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Does Medicare Cover Kidney Transplants

Does Medicare Cover Kidney Transplants?

A kidney transplant is a surgical procedure that involves replacing an individual’s kidney when it no longer functions correctly. It is replaced with a kidney from a healthy donor.

People with end-stage renal disease must undergo either dialysis or a kidney transplant to survive. 

If you or a loved one are facing a situation like this, a common question is, “Does Medicare cover Kidney Transplants?” 

In this article, we answer the question in clear, plain English. You will also find the average kidney transplant cost for those who have to pay out of pocket.

Does Medicare Cover Kidney Transplants?

The short answer is yes; Medicare will cover the cost of a kidney transplant. But this is not the case 100% of the time. 

As usual with Medicare, certain conditions have to be met for them to pay for your kidney transplant. Below we look at what these are so you know what to expect.

Original Medicare Coverage of Kidney Transplants

Original Medicare (Medicare Part A and Part B) provides coverage for kidney transplants. It will also provide coverage for your dialysis at home if considered medically necessary. 

Your healthcare provider must first order the operation for Original Medicare to provide coverage.

When is Coverage Provided by Part A?

Coverage for kidney transplants is provided by Medicare Part A if your kidney transplant is for the parts of the surgery that take place in an inpatient setting. 

Typically, Part A covers the following for kidney transplants:

  • Inpatient stay
  • Kidney registry fee 
  • Laboratory and other screenings to evaluate your medical condition, as well as the condition of potential kidney donors 
  • The costs of finding the proper kidney for your transplant surgery if there is no kidney donor
  • Any additional inpatient hospital care for your donor in case of problems from surgery
  • Blood (whole units of packed red blood cells, blood components, and the cost of processing and giving you blood)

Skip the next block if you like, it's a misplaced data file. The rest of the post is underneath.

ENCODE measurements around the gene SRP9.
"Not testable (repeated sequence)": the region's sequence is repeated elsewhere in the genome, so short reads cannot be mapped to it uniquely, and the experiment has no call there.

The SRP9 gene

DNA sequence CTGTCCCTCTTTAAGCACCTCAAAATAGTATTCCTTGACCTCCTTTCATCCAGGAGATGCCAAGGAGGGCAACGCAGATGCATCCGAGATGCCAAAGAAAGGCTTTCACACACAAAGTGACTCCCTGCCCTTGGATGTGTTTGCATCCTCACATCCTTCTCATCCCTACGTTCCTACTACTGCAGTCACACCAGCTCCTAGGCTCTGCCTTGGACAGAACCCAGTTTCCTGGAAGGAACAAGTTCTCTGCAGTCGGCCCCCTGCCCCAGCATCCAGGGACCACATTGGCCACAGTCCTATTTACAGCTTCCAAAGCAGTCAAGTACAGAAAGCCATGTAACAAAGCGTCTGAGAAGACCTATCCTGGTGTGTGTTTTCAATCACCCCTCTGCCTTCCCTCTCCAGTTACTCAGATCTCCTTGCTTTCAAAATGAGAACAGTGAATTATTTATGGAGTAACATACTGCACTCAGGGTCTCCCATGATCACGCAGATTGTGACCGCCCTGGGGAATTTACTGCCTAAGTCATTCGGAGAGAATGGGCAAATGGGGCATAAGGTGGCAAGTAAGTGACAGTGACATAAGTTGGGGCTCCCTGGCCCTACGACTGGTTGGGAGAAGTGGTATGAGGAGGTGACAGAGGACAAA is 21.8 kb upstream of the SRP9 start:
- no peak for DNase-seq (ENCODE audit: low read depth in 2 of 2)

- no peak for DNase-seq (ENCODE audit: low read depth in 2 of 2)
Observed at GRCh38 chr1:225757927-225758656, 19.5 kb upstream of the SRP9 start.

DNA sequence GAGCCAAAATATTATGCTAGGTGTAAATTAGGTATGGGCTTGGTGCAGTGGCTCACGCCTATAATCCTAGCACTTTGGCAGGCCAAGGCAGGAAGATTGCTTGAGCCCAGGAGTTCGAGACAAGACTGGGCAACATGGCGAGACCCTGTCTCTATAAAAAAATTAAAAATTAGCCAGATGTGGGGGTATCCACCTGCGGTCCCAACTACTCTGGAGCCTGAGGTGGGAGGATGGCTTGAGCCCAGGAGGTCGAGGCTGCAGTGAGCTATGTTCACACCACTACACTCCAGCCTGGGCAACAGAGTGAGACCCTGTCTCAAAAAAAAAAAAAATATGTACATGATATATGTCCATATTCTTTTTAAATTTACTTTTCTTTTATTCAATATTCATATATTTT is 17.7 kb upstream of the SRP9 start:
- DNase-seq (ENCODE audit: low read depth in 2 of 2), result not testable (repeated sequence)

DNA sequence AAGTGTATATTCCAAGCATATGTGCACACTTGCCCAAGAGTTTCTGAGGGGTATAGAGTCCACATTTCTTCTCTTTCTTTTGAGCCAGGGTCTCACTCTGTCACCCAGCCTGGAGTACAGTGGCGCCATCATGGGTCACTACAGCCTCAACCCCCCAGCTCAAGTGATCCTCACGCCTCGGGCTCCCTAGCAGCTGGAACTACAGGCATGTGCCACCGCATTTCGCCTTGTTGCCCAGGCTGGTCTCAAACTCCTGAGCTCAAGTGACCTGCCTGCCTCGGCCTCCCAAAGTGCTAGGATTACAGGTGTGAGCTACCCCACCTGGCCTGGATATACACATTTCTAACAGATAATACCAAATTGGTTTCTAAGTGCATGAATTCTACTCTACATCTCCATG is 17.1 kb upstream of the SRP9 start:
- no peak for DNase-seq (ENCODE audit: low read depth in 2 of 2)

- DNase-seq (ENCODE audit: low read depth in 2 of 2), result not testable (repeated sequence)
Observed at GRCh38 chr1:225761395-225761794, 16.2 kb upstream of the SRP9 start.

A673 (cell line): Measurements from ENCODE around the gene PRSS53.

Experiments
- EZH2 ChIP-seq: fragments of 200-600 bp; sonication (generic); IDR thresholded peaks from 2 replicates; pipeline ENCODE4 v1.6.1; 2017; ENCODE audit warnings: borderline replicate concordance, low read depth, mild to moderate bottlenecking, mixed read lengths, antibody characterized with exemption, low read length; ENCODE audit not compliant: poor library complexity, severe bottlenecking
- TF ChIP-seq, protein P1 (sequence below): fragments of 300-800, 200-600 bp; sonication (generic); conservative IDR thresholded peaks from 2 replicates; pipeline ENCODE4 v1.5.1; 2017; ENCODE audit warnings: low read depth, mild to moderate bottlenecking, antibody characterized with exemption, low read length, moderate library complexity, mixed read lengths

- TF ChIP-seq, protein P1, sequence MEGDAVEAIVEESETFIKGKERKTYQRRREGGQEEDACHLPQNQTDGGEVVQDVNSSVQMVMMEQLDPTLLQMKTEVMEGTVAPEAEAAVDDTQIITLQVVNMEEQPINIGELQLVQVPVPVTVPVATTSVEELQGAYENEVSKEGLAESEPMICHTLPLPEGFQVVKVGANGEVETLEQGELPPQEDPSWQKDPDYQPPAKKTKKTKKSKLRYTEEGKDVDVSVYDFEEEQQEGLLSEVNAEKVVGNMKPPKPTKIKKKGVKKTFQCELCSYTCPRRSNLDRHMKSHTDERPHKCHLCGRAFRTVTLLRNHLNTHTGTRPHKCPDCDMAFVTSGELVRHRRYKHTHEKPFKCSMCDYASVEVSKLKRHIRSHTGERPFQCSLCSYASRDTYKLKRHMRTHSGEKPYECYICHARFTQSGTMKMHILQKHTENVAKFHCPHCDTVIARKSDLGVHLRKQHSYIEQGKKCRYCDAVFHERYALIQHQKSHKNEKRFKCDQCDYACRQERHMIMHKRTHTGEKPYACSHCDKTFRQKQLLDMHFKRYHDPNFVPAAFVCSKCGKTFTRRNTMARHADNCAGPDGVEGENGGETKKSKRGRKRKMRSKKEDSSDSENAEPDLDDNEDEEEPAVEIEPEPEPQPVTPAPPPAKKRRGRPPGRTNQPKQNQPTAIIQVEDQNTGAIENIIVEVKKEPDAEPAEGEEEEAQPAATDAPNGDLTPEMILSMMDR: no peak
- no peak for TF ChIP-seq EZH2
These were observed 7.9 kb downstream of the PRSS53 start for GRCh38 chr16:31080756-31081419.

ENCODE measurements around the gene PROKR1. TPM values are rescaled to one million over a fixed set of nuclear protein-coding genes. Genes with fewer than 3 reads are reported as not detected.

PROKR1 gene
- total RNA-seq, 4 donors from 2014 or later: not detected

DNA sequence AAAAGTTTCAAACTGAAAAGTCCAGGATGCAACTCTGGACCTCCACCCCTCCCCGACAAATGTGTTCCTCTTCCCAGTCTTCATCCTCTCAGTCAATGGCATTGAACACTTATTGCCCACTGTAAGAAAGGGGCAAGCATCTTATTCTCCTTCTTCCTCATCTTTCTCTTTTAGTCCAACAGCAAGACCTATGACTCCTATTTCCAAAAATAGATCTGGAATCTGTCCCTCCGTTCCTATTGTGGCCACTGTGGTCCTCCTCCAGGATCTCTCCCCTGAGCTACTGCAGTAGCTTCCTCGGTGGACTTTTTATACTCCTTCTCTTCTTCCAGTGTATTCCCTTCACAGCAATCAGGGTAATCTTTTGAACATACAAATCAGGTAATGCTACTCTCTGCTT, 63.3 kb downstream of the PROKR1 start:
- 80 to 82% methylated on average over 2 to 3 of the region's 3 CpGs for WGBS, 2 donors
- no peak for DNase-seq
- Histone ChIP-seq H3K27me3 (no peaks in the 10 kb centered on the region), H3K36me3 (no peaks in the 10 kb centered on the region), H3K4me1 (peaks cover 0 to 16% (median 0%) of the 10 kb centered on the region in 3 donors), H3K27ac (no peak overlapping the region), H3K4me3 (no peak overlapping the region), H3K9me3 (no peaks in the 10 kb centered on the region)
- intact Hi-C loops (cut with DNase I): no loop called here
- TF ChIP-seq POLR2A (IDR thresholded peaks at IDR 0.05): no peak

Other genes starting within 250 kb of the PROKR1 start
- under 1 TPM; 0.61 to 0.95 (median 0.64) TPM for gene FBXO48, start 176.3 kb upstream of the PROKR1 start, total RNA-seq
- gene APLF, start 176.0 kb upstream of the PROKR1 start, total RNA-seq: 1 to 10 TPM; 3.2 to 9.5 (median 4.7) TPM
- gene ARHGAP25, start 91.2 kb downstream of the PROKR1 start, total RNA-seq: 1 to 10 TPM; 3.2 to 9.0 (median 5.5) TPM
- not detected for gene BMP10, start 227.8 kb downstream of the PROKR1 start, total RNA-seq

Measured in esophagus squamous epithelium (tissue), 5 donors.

• Inpatient care you needed before surgery 

Medicare Part A will cover 100 percent of the costs of hospital stays for up to 60 days. 

Starting from the 61st day up to 90 days, Medicare Part A will still provide coverage. However, you will pay a daily copayment during that time. After 90 days, Medicare Part A will no longer provide coverage. 

Though Medicare Part A provides 60 lifetime reserve days. If you have them, they will still provide coverage for your hospital stay after 90 days, but you will have a daily copay.

When is Coverage Provided by Part B?

Coverage for things related kidney transplants is provided by Medicare Part B when they take place in an outpatient setting. 

Part B provides coverage for the following kidney transplants: 

  • Doctors’ services for kidney transplant surgery which includes care before, during, and after surgery
  • Doctors’ services for your kidney donor during their hospital stay
  • Blood
  • Immunosuppressive drugs

Once approved, Medicare Part B covers 80 percent of the costs of kidney transplants. You will pay for the remaining 20 percent. 

Medicare Advantage Coverage of Kidney Transplants

Medicare Advantage plans (Medicare Part C) also provide coverage for kidney transplants. These plans must cover the same things Original Medicare covers.

But they offer some additional benefits as well. Exactly what a plan covers and how much the out-of-pocket costs will be varies on a plan-by-plan basis.

If you only have Medicare coverage because of End-Stage Renal Disease, your Medicare coverage will end 36 months after your successful kidney transplant, including immunosuppressive drug coverage. 

Original Medicare also provides coverage for dialysis at home. Original Medicare provides coverage for your dialysis at home if considered medically necessary. Your healthcare provider must first order the operation for Original Medicare to provide coverage. 

How Much Do Kidney Transplants Cost?

The average cost of a kidney transplant is $260,000 or more in total. This includes pre-transplant screening, donor matching, surgery, post-surgical care and the first six months of drugs.

Note: Medicare coverage changes all the time. And your specific coverage may vary from plan to plan for Medicare Advantage. Always be sure to double-check with your health care provider and/or Medicare insurance provider about what your plan covers and what it does not.

Additional Info on Medicare Coverage

This article is part of our series on “What does Medicare cover?”

Also, you can check out other articles in this series, including: Does Medicare Cover IVIG Treatments?

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Medicare Plan Tips Team

Annie Kaye is a writer and researcher who was thrown into the Medicare world while taking care of her ailing mother. Even with a degree in Library Science and a long history of fighting for what's right, she felt lost. She learned a lot about Medicare during that time and now writes to help others understand how the system works.